Last week, Palm Beach businessman Glen Straub offered the Miami Arena site, which he owns and which is debt-free, as the spot where the Marlins could build a retractable domed stadium in the event the deal to build it at the Orange Bowl property falls apart.
The Miami Arena parcel certainly makes more sense for a baseball park. For one, it's right next to the Overtown Metrorail station which would encourage more fans from northern Miami-Dade, Broward and Palm Beach counties to hop on Tri-Rail and Metrorail to go to the games. And there is plenty of parking already there as well. Heck, the county could even try and convince the federal government to finance the long-planned expansion of Metrorail along NW 27th Avenue to the county line by showing the benefits of encouraging baseball fans to use mass transit to get to the game.
Straub says he would build the ballpark with a combination of private funds and rental fees derived from local hotel taxes. The wealthy entrepreneur asserts that his plan would eliminate the need for the county and the city to issue a bond to cover construction of the new baseball facility. "This pay-as-you-go arrangement would avoid much of the estimated $1.6 billion in interest that would accrue," Straub noted in a three-page memo he sent to the local media this past March 3. "Additionally, the facility would remain on the property tax rolls."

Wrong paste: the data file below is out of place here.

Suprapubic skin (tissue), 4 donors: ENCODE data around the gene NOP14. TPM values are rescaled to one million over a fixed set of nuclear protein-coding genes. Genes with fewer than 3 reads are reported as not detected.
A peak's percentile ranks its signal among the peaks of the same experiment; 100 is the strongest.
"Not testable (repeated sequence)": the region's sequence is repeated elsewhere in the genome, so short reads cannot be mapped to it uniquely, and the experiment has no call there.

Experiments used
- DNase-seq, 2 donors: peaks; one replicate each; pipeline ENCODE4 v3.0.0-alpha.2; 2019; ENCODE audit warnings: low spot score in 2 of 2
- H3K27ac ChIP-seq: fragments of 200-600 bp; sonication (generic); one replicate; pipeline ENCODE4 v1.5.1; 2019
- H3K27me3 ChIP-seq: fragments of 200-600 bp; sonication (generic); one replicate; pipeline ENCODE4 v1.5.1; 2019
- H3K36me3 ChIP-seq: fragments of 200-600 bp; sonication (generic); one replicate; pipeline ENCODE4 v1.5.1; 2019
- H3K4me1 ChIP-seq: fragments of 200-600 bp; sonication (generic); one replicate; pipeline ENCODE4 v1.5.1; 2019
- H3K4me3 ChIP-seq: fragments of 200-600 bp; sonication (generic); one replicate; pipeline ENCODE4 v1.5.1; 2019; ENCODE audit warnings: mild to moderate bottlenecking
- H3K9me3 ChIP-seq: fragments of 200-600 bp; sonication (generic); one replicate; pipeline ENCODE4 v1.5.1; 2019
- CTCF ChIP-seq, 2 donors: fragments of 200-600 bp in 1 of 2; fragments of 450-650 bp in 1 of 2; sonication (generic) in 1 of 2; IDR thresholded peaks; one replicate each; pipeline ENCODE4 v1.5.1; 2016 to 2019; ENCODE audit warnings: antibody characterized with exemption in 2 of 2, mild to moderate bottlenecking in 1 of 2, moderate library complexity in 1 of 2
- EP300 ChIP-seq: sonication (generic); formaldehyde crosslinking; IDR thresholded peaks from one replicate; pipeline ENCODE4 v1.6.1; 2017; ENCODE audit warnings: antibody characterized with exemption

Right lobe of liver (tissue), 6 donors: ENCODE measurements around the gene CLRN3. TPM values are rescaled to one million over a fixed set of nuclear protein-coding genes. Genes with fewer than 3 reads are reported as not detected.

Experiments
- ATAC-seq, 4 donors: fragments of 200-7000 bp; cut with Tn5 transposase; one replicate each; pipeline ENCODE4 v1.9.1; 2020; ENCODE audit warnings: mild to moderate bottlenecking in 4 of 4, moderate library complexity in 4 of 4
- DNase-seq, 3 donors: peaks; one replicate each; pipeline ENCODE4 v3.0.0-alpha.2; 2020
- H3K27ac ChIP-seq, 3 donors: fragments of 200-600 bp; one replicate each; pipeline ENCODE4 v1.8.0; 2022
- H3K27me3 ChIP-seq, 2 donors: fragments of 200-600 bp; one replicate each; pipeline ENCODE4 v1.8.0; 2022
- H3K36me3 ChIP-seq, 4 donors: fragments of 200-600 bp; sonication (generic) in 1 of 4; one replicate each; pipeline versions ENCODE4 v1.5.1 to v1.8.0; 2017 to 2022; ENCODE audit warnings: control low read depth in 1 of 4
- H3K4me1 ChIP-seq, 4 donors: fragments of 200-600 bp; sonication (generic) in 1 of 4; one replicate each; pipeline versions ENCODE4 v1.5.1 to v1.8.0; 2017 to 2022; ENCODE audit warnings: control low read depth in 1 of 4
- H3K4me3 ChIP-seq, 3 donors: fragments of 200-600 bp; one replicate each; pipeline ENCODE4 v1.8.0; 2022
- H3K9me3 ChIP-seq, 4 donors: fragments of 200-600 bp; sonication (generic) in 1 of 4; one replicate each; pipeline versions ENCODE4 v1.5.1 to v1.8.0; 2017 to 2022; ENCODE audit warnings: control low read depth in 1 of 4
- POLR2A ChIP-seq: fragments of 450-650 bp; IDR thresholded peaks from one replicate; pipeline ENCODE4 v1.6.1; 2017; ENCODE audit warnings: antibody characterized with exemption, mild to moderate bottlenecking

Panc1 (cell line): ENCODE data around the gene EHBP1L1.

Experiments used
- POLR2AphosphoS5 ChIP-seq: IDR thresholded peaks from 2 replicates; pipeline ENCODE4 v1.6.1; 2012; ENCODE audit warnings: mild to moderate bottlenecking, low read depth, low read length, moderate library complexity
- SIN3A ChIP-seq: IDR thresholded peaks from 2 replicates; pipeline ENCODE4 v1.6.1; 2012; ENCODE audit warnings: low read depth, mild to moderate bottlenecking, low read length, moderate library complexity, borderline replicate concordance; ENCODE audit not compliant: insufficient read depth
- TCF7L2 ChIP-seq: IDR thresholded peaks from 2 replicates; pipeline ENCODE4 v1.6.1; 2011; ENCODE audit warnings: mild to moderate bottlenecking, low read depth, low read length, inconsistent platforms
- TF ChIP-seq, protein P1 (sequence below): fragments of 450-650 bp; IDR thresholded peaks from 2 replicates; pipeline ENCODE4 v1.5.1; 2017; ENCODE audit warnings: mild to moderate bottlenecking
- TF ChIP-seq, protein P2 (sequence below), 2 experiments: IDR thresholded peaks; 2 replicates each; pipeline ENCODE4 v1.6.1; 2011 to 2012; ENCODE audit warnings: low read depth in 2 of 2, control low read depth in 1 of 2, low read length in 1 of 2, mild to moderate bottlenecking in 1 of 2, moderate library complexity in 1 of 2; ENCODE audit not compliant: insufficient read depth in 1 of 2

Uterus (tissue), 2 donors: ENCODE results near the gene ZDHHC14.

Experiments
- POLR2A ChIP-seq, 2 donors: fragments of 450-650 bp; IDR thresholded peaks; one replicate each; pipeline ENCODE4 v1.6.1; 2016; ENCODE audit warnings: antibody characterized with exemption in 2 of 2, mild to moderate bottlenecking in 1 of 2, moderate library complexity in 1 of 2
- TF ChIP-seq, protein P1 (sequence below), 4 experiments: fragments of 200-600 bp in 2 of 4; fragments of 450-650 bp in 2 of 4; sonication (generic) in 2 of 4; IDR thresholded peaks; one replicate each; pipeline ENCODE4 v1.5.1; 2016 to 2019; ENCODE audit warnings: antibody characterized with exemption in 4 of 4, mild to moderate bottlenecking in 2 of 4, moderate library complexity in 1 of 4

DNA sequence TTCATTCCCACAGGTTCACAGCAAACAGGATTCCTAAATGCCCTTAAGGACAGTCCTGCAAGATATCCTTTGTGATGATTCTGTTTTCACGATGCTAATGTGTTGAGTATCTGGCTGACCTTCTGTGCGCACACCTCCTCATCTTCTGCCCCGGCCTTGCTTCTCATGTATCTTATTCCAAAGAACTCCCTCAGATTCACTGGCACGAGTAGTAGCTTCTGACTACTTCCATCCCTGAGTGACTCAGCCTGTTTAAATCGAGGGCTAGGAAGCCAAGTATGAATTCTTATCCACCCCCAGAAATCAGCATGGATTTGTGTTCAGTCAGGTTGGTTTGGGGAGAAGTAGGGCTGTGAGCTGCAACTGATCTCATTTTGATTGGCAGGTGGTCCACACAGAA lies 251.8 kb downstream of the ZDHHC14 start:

That is a win-win for taxpayers and the community, but it's not the sweetheart deal Luria Loria has on the table right now. The city and the county are giving up the farm for Luria Loria. Under Straub's proposal, it doesn't appear that the Florida Marlins would get full control over gate receipts, naming rights, and everything else that would make the team attractive enough for Luria Loria to cash out and sell off the team.
And that is why the Marlins owner won't bite.